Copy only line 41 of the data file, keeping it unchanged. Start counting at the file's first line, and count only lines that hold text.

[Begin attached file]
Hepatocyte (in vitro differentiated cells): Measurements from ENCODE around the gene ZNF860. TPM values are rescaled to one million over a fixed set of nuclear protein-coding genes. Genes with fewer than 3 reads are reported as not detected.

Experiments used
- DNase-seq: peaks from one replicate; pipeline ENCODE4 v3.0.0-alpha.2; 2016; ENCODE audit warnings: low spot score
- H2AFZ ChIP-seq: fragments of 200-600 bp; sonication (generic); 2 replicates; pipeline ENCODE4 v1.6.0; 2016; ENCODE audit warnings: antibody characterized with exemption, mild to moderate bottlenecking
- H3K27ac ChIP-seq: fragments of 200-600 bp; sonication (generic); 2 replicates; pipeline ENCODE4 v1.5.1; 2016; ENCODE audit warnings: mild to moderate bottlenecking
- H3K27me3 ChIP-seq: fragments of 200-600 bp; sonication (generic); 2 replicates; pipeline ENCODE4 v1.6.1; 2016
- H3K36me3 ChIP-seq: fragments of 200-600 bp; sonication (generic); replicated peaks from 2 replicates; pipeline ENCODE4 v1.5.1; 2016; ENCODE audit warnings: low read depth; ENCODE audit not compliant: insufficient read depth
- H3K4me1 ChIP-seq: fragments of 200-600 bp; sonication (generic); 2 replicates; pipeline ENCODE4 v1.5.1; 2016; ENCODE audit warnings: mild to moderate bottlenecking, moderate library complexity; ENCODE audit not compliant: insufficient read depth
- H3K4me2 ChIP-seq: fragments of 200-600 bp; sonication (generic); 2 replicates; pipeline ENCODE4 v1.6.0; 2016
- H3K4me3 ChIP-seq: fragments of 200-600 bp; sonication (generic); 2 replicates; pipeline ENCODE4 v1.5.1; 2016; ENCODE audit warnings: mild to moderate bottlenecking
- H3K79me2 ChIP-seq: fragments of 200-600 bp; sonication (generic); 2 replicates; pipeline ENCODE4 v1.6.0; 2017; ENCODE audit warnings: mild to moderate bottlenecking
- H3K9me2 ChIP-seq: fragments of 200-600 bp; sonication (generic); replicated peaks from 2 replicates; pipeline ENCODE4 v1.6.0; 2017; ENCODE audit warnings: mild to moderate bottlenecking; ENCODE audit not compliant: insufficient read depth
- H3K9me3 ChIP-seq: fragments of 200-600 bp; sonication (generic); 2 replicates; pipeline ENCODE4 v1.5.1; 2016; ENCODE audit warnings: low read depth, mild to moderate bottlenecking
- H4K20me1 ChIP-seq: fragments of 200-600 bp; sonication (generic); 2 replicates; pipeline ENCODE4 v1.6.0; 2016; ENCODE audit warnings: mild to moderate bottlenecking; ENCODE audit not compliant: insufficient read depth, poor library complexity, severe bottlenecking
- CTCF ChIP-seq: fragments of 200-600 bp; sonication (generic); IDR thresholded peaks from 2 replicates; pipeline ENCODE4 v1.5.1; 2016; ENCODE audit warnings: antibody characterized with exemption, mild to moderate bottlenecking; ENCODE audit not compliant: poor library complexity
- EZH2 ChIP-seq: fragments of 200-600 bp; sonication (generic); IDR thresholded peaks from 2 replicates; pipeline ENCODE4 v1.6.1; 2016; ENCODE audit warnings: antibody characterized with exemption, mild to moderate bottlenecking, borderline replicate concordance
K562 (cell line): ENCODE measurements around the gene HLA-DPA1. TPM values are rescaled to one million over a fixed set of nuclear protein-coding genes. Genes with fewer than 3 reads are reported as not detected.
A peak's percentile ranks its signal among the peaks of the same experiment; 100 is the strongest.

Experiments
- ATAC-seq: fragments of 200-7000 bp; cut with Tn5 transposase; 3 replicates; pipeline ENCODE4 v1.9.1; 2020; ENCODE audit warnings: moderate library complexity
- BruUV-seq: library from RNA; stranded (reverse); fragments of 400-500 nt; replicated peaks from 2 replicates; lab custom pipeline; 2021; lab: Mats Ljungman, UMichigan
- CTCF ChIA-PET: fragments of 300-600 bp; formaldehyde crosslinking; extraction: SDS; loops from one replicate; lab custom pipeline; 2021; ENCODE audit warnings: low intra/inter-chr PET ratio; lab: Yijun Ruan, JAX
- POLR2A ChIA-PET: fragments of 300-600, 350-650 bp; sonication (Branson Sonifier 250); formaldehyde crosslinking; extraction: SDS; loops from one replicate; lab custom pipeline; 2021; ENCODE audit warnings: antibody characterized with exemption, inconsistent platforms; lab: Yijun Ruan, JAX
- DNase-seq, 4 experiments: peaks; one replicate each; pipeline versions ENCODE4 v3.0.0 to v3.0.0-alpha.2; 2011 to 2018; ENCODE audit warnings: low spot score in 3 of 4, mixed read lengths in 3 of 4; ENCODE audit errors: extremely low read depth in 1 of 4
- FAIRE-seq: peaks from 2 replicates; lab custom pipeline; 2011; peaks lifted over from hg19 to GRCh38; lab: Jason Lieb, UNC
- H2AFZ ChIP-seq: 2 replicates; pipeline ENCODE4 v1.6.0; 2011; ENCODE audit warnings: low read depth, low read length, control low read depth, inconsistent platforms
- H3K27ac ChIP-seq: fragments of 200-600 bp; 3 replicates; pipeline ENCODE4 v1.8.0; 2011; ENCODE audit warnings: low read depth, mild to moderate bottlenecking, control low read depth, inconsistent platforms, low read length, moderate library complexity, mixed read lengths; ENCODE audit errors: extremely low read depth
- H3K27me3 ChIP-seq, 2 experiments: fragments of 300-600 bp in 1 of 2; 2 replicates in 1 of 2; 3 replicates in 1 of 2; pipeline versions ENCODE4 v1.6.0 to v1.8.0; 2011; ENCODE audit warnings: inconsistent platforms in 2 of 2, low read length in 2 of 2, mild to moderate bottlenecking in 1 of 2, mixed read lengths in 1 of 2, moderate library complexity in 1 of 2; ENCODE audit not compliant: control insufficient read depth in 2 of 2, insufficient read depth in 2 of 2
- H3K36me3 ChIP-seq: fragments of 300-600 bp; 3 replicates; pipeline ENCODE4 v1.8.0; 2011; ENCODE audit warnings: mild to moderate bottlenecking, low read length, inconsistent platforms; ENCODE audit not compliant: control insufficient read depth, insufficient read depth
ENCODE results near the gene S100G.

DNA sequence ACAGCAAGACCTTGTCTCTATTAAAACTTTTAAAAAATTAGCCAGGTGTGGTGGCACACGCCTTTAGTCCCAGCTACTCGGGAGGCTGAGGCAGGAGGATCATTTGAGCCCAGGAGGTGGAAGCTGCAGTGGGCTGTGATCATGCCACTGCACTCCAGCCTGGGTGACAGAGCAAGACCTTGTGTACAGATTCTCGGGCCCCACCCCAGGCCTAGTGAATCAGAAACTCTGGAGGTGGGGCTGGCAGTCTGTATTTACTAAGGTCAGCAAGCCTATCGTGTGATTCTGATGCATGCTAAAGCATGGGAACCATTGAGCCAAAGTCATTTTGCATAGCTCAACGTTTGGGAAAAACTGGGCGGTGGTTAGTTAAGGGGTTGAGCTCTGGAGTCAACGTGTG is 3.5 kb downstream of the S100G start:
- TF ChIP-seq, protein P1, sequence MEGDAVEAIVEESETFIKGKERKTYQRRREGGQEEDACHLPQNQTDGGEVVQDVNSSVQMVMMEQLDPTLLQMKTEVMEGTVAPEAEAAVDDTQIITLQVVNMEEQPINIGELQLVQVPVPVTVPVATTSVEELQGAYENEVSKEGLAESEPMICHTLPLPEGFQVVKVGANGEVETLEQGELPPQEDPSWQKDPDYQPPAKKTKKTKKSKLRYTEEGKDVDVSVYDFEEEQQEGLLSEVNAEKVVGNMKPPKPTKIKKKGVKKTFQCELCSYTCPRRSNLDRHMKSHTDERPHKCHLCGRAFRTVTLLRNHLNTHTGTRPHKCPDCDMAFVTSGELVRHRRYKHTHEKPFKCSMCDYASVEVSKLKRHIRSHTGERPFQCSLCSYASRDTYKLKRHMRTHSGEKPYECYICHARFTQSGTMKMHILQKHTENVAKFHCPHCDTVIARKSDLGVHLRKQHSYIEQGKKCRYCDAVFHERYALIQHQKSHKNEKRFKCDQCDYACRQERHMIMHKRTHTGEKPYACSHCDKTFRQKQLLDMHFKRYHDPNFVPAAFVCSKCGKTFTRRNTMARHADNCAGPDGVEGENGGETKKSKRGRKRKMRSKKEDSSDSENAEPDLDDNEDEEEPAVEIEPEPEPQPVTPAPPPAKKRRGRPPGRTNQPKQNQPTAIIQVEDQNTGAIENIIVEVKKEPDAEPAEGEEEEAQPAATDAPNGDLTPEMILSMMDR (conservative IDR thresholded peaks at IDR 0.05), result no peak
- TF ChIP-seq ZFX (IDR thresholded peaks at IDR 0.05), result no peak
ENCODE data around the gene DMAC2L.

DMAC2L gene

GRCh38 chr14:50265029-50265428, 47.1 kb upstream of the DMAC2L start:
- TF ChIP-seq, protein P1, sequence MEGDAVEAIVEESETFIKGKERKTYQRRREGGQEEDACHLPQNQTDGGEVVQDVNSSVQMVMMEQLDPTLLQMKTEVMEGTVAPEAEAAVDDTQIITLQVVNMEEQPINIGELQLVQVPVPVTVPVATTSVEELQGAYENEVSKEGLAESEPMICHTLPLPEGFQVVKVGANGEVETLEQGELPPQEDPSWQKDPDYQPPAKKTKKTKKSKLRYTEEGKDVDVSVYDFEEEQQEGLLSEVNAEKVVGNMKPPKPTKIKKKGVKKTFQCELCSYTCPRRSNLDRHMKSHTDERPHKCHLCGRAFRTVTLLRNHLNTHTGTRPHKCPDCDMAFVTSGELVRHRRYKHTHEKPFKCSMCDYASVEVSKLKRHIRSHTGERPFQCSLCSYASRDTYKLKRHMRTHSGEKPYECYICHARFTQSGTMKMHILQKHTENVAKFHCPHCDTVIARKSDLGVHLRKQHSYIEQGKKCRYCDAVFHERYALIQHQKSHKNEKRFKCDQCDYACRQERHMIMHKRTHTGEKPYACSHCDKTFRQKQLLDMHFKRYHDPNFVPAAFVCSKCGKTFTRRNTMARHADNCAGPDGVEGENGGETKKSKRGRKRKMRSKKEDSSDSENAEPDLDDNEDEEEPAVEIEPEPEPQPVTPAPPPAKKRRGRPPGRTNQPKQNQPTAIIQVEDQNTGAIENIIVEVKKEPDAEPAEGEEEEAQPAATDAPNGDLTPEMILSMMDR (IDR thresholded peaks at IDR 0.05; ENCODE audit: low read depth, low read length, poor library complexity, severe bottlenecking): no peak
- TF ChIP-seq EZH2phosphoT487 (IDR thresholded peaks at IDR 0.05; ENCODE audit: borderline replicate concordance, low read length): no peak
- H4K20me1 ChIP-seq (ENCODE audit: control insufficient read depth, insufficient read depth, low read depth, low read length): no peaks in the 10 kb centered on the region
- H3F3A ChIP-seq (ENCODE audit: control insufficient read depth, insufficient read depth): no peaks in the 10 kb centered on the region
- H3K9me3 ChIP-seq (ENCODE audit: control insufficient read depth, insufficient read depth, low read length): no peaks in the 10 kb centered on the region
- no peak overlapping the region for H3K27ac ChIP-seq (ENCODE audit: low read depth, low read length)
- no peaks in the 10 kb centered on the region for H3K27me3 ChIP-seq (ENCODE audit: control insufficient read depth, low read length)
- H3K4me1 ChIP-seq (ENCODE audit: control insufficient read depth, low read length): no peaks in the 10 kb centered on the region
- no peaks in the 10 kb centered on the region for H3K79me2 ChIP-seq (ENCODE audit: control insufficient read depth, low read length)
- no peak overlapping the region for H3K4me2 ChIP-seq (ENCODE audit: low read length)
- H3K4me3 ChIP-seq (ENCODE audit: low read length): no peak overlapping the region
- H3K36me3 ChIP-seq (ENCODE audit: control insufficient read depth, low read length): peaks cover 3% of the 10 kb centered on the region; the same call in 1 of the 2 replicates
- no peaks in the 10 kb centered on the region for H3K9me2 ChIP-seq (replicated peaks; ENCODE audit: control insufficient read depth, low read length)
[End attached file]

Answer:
- H3K9me3 ChIP-seq (ENCODE audit: control insufficient read depth, insufficient read depth, low read length): no peaks in the 10 kb centered on the region